アメリカのオンラインスクール

Virtual Schools, Real Innovation  
By Andrew J. Rotherman
New York Times, April 7, 2006 
http://edreform.com/index.cfm?fuseAction=document&documentID=2370§ionID=5&NEWSYEAR=2006

本家のNew York Timesでは課金記事になってしまったので、別サイトから引用。アメリカではオンライン・スクールがよく話題になっているという内容。


1つ目の論点は教員組合と教育改革の戦いの場として。ウィスコンシンの法定が教員によるオンライン・チャータースクールの閉鎖要求をリジェクトしたと記事にはある。オンラインになると、教員がクビになるなど組合としては非常に困るため、教員組合はオンライン学校に反対する。教員利権だ。


2つ目の論点はオンライン学校は話題にはなっているほど、実は勢力はないということ。全米で存在するのは18州に147校であり、利用している生徒は6万5354人である。チャータースクール全体の4%に過ぎない。また学校の3分の1はオハイオにあるという。これは興味深い事実である。


3つ目は教育の多様性の問題として。アメリカのチャータースクール制度は政府が推進して、教員組合と住民が反対するという構図になっている。これは日本と真逆である。教員組合の利権と保守的な住民に対して、教育の自由と権利で迫るという構図。


このニューヨーク・タイムズの記事は教育改革・学校選択三世の論調である。教員組合はけちょんけちょんに言われている。


Virtual Schools, Real Innovation
By Andrew J. Rotherman
New York Times, April 7, 2006


A WISCONSIN court rejected a high-profile lawsuit by the state's largest teachers' union last month seeking to close a public charter school that offers all its courses online on the ground that it violated state law by depending on parents rather than on certified teachers to educate children. The case is part of a national trend that goes well beyond virtual schooling: teachers' unions are turning to the courts to fight virtually any deviation from uniformity in public schools.


Unfortunately, this stance not only hinders efforts to provide more customized schooling for needy students, it is also relegating teachers to the sidelines of the national debate about expanding choice in public education.


Virtual charter schools grab headlines, but they are actually relatively minor players. The Center for Education Reform reports that there are 147 online-only charter schools in 18 states, with 65,354 students. In other words, virtual schools make up just 4 percent of the entire public charter school sector. And a third of them can be found in just one state, Ohio.


Still, they are valuable for many students. For example, a student in a rural community with few schooling options who finds the curriculum in her school too limiting might be better served through an online program that allows her to learn at her own pace. So, too, might a ninth grader who finds unbearable the jock-and-popularity culture that still largely prevails in our high schools. And some parents may want to be more involved in their child's education than is possible in traditional public schools but don't have the time or resources to do fully independent home schooling.


To be sure, virtual charter schools raise some accountability problems. The Electronic Classroom of Tomorrow, Ohio's largest virtual school, and two online charter schools in Florida ran into trouble recently for such practices as enrolling ineligible students. The schools clearly need better state regulation and oversight.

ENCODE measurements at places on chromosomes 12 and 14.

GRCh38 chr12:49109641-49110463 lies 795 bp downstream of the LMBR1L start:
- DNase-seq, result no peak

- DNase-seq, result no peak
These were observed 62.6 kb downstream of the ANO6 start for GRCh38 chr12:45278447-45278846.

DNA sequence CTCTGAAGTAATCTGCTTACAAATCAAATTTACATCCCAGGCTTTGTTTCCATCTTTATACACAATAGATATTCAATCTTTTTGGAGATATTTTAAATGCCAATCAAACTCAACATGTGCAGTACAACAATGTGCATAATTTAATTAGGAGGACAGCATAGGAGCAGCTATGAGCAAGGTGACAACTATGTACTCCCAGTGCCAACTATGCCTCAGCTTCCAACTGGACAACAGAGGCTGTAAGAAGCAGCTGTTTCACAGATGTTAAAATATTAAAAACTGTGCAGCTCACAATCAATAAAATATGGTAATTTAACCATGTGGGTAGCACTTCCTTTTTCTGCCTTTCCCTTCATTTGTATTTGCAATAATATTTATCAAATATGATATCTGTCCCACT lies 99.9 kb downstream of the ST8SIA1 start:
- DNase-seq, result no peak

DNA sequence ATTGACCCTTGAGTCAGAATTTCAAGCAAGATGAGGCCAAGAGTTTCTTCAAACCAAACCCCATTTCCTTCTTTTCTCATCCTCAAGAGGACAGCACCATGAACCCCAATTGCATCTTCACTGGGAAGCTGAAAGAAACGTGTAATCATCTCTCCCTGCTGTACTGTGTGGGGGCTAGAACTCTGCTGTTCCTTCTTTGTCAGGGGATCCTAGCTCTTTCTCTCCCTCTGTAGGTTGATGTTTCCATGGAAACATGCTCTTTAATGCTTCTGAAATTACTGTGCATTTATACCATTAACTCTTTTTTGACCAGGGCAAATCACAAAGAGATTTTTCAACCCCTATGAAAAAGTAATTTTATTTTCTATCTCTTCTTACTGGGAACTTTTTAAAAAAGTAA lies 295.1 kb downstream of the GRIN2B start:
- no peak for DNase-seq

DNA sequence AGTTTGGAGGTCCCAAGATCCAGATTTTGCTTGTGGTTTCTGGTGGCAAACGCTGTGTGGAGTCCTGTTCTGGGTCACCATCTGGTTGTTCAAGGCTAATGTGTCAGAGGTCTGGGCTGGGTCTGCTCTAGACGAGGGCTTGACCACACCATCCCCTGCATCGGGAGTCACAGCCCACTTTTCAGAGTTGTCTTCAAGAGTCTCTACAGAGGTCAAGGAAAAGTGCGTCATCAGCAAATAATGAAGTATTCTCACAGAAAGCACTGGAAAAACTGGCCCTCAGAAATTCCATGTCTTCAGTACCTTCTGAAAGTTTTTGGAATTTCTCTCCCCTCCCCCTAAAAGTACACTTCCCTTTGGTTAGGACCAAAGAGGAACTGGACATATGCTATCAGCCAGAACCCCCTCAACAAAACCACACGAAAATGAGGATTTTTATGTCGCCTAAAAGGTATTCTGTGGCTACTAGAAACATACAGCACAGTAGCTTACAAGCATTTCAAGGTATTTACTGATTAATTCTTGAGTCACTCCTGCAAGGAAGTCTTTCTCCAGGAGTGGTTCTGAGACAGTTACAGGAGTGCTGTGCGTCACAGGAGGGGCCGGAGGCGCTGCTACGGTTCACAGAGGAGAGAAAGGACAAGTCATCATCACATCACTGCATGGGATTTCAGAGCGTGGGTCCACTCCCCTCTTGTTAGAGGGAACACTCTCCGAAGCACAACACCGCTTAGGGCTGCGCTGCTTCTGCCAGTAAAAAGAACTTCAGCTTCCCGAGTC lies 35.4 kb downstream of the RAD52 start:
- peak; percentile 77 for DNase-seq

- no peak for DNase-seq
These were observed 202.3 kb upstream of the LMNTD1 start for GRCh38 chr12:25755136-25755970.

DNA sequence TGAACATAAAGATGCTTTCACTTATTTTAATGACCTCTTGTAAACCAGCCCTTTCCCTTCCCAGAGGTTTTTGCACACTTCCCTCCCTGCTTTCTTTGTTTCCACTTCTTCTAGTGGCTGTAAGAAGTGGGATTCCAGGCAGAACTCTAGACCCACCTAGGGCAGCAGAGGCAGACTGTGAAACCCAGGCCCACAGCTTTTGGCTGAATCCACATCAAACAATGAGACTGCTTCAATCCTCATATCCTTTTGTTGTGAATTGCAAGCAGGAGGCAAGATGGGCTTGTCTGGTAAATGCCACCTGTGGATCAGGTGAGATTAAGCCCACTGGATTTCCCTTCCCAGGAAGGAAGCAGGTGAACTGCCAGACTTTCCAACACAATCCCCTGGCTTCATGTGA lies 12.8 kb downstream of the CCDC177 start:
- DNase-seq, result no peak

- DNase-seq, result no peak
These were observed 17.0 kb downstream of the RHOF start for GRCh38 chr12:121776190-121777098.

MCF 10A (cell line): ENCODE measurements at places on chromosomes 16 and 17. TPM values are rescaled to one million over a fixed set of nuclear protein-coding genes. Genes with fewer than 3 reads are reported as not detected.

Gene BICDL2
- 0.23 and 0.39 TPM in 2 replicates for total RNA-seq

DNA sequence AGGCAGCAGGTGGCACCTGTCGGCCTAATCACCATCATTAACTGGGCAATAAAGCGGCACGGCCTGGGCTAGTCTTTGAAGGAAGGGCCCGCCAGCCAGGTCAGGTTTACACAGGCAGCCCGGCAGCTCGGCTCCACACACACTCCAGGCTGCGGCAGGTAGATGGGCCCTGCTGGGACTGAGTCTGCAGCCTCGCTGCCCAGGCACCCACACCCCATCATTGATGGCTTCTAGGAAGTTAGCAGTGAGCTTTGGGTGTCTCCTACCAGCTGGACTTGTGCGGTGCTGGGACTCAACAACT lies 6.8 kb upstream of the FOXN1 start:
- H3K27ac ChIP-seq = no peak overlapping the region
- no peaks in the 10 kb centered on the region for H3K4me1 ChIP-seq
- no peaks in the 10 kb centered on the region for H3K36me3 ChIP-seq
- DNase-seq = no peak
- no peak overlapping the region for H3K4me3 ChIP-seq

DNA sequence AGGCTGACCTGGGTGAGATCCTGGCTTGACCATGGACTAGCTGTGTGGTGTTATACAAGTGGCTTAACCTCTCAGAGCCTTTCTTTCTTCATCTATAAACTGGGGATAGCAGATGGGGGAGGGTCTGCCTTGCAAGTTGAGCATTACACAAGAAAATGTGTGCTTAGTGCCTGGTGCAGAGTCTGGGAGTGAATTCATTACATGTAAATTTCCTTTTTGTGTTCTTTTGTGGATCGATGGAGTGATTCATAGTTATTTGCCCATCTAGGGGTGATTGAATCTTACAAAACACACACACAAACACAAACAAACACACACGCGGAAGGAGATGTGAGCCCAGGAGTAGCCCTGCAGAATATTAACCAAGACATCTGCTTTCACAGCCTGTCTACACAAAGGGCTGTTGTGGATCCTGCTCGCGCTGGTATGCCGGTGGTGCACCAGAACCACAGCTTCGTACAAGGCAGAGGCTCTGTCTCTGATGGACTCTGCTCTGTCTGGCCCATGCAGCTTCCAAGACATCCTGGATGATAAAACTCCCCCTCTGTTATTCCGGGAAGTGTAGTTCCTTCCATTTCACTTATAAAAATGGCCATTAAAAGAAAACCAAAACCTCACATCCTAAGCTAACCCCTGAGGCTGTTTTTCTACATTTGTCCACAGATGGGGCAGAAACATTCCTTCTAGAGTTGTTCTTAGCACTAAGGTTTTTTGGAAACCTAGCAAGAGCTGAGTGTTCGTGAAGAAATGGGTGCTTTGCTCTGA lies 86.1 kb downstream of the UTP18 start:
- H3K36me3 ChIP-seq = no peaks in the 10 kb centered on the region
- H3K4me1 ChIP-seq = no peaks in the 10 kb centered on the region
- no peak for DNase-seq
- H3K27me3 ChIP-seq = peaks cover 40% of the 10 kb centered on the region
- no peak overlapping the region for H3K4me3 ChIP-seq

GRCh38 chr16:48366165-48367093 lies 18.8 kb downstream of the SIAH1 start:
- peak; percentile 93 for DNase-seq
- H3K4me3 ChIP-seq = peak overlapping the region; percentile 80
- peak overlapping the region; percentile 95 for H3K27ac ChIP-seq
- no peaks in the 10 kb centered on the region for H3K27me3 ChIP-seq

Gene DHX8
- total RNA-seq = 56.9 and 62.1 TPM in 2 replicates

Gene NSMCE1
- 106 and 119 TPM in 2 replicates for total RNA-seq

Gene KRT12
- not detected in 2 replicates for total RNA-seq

What they don't need is reflexive opposition from the teachers' unions. And virtual charter schools are just part of a larger debate about public education. There is a universal American desire for customization and variety in goods and services, and education must respond to that demand, whether the unions like it or not.


The two main issues, of course, are giving vouchers to students who switch to private schools and offering more choices through public schools in an effort to improve quality. While there are legitimate reasons to be skeptical of school vouchers as a remedy for our educational problems, it makes no sense for teachers' unions to continually fight against the idea of more choices for parents even within public education.


Public charter schools, in particular, are a worthy effort to provide non-standard students with non-standardized options. On average, charter schools are smaller than traditional public schools and often have longer school days and more intense curriculums; they also experiment with using instructors without traditional teacher training or having the teachers collectively manage the school themselves without a principal. This sort of variation should be welcomed, not tamped down.


America's teachers are ill served by the unions when policymakers and politicians are increasingly forced to work around them rather than with them; and the important contributions teachers' unions can make are lost. In an era of strained budgets and competing priorities, it is politically foolish for the unions to alienate parents and essentially encourage families to leave public schools.


This debate, like the ones over many other education issues, is fundamentally about who gets to have power. Yet the power the teachers' unions now wield will be fleeting if public schools do not become more responsive to parents.


An industry cannot survive by rushing to court every time a new idea threatens even a small slice of its market share. Instead, maintaining, and even broadening, support for public schools means embracing more diversity in how we provide public education and who provides it.



Andrew J. Rotherham is the co-director of Education Sector, a nonpartisan education policy group, and a senior fellow at the Progressive Policy Institute.